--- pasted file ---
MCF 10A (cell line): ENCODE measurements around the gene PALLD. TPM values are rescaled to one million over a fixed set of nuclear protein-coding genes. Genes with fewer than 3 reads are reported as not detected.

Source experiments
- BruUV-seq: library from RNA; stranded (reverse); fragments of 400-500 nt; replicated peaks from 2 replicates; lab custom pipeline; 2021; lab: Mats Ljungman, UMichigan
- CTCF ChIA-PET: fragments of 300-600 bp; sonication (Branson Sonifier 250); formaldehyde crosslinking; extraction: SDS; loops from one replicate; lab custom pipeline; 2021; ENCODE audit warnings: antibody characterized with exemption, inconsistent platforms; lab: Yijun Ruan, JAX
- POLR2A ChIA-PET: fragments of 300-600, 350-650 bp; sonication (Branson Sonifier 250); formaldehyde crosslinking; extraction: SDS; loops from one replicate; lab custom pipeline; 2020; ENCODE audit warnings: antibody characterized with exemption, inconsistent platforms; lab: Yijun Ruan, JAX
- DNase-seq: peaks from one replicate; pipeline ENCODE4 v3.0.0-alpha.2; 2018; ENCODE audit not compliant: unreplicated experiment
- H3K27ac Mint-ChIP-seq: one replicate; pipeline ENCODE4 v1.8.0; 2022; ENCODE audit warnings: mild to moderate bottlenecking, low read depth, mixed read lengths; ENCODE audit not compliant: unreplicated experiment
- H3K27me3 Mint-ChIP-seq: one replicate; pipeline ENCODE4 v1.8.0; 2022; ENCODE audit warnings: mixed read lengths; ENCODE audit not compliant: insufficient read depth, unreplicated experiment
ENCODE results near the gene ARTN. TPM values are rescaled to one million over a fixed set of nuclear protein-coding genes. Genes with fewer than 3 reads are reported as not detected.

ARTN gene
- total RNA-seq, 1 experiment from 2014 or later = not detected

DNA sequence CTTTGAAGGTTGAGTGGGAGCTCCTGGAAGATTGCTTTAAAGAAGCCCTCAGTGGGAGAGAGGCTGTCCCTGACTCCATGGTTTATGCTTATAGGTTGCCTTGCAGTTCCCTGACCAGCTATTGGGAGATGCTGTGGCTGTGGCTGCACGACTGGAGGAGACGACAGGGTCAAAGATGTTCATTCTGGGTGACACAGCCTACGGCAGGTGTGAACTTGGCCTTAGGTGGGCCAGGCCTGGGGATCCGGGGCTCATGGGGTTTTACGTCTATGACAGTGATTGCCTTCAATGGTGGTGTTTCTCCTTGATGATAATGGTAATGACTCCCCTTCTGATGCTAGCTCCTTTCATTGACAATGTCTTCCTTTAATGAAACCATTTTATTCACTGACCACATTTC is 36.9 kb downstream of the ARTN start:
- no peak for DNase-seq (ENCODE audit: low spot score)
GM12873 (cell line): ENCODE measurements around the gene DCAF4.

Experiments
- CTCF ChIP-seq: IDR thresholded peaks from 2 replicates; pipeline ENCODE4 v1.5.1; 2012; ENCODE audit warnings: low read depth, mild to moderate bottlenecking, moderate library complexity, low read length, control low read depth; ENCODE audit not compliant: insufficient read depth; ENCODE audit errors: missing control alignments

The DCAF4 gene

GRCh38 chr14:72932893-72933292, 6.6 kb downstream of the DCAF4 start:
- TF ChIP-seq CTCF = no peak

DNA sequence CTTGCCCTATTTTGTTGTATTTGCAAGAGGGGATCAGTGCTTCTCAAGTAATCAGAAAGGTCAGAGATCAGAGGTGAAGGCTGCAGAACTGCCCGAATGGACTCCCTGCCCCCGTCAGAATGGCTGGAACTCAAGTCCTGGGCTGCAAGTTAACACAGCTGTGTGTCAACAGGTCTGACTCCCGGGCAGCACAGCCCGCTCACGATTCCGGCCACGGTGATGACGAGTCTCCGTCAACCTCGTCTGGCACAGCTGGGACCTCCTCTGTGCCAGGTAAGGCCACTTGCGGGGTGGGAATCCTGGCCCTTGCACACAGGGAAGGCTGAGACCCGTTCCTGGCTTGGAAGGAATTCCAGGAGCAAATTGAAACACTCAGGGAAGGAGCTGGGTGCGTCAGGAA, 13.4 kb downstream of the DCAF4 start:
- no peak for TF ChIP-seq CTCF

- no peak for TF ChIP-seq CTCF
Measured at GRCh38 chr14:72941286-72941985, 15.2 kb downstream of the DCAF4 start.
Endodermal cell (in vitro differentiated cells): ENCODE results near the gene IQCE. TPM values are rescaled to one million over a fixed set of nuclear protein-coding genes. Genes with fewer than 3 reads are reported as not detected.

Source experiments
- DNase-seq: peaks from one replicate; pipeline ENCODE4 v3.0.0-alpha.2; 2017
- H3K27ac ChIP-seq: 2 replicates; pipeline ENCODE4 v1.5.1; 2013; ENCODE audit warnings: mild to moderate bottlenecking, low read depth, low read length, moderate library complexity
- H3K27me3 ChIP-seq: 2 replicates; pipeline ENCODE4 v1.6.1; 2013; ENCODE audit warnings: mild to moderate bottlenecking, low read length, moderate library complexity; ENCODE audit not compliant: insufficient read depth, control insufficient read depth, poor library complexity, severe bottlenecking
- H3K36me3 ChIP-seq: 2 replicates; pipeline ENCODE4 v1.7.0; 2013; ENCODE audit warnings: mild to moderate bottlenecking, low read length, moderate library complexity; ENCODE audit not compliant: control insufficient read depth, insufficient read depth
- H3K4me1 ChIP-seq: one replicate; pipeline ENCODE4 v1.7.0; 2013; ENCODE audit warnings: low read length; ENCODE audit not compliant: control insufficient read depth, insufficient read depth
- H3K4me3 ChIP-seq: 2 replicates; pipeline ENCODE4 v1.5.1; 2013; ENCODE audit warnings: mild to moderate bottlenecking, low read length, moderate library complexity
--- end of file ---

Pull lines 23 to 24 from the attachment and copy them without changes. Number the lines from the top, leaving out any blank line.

Measured at GRCh38 chr14:72941286-72941985, 15.2 kb downstream of the DCAF4 start.
Endodermal cell (in vitro differentiated cells): ENCODE results near the gene IQCE. TPM values are rescaled to one million over a fixed set of nuclear protein-coding genes. Genes with fewer than 3 reads are reported as not detected.